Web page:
The controversy over the use of pacifiers in breastfeeding babies stems largely from conflicting recommendations from two organizations that influence the care of infants and children. One from the American Academy of Pediatrics (AAP) in 2005 suggesting that infants should be given a pacifier to protect against Sudden Infant Death Syndrome, and the other from the World Health Organization (WHO) in 2009 stating that breastfeeding infants should never be given artificial nipples. It is from these recommendations by WHO that the tenets of the Baby Friendly Hospitals were created, one of which is that no pacifiers should be given to breastfeeding infants.
What does the research tell us?
A review of all research done on the subject of breastfeeding and pacifier use was performed in 2012. All available evidence showed no connection between pacifier use and decreased breastfeeding rates: “Pacifier use in healthy term breastfeeding infants, started from birth or after lactation is established, did not significantly affect the prevalence or duration of exclusive and partial breastfeeding up to four months of age.”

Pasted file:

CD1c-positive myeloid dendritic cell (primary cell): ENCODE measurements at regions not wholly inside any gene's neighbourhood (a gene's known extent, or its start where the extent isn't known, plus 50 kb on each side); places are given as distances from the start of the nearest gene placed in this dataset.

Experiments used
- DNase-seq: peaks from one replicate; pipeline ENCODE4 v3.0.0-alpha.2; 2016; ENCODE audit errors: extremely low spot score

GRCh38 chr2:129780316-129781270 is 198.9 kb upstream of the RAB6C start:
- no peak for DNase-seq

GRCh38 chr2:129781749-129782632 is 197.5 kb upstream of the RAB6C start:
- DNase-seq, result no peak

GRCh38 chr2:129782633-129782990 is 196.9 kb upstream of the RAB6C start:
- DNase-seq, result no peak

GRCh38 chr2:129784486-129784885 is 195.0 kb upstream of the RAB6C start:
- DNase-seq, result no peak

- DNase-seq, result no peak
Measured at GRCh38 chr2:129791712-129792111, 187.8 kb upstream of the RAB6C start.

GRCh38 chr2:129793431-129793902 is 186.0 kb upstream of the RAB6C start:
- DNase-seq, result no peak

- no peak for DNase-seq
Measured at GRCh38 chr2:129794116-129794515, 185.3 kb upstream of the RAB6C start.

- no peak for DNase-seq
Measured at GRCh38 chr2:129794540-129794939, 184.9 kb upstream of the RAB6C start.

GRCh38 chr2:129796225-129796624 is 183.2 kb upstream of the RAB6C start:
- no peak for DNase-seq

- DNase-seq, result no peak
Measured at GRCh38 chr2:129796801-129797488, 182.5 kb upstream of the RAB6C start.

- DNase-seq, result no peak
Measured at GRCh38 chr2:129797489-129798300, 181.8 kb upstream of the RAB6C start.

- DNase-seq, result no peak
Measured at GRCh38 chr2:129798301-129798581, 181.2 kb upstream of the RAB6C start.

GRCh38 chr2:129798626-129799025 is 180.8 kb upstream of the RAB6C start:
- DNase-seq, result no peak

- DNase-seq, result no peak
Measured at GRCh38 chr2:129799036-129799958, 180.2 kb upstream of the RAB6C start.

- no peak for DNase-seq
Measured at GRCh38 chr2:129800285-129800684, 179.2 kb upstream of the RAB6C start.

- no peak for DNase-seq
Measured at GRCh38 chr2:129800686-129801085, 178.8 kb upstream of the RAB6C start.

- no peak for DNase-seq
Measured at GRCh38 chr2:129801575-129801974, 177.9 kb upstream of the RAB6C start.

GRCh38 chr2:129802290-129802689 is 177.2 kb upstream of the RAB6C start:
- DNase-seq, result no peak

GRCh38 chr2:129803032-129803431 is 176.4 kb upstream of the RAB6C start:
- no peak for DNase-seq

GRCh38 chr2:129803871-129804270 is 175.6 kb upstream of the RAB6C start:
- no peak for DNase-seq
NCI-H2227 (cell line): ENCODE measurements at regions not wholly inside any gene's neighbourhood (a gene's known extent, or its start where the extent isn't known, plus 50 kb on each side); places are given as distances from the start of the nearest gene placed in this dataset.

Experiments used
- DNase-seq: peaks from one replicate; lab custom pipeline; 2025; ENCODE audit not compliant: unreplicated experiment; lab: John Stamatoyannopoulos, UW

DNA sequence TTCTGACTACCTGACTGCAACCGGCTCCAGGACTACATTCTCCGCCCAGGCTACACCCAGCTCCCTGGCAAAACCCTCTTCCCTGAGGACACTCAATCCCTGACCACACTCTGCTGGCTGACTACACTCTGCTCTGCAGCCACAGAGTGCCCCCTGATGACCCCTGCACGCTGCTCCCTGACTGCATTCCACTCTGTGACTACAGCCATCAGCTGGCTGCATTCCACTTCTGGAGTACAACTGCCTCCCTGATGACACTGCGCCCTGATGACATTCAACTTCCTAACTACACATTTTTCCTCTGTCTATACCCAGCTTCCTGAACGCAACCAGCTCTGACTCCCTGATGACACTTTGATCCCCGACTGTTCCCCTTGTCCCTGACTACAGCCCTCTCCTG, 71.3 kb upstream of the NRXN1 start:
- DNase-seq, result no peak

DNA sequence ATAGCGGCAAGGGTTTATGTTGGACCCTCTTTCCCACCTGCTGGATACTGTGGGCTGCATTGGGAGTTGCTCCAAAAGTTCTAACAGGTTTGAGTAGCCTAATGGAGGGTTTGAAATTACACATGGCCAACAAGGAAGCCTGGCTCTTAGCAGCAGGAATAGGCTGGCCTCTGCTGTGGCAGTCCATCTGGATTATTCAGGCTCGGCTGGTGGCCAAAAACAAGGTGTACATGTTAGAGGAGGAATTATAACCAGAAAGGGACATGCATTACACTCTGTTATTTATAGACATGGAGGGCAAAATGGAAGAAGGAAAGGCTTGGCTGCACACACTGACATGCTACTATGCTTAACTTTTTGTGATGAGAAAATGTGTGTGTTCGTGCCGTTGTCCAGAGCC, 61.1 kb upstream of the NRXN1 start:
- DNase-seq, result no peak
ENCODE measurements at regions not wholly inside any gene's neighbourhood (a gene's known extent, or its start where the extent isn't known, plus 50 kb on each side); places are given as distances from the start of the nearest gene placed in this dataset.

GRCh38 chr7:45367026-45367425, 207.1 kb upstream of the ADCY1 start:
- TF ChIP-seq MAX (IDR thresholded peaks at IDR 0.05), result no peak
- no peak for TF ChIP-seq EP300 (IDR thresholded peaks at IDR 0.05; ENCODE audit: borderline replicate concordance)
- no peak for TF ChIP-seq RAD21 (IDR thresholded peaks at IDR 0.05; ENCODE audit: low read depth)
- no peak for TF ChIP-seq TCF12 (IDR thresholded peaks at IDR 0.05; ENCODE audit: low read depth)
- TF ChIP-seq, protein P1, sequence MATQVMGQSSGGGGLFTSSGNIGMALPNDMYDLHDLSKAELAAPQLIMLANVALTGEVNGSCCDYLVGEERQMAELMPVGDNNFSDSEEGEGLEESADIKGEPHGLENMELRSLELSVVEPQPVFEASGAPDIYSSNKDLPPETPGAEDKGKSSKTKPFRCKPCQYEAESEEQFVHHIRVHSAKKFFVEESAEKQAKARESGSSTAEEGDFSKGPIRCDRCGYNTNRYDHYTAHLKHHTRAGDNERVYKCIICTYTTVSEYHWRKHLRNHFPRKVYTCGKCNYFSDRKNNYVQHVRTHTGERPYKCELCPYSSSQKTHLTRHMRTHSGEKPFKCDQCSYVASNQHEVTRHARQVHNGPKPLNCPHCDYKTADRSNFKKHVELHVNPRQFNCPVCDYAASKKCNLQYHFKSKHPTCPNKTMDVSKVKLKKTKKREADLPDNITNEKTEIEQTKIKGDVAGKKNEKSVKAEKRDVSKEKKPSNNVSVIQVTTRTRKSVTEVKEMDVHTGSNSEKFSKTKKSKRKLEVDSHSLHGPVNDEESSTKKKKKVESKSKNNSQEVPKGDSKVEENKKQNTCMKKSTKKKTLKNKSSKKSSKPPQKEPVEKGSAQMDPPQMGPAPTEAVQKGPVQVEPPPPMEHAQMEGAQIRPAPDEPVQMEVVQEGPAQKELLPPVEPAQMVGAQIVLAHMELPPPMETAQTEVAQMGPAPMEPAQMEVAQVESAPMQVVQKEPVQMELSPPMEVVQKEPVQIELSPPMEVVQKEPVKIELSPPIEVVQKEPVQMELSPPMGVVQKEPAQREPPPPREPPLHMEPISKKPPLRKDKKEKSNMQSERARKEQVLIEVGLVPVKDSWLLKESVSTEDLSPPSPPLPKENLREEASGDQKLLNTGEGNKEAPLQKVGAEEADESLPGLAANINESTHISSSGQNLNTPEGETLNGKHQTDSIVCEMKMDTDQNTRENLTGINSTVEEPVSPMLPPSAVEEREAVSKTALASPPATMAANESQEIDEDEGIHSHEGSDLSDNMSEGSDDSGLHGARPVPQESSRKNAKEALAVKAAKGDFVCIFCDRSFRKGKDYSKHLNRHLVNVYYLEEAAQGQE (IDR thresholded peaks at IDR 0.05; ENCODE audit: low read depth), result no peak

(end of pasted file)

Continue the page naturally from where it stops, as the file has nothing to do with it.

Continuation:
Pacifier use was associated, however, with significant declines in the duration of full and overall breastfeeding. Breastfeeding duration in the first 3 months postpartum, however, was unaffected by pacifier use. This finding made researchers question whether pacifier use caused decreased breastfeeding, or if mothers who don’t plan to breastfeed long-term are simply more likely to use pacifiers. Furthermore, because the difference in breastfeeding rates didn’t show up until later, they couldn’t pin it on nipple confusion: “These findings fail to support breastfeeding attachment problems or nipple confusion as the biologic mechanism whereby pacifier use affects breastfeeding duration… [we] found minimal evidence of any problems attributable to suckling technique.”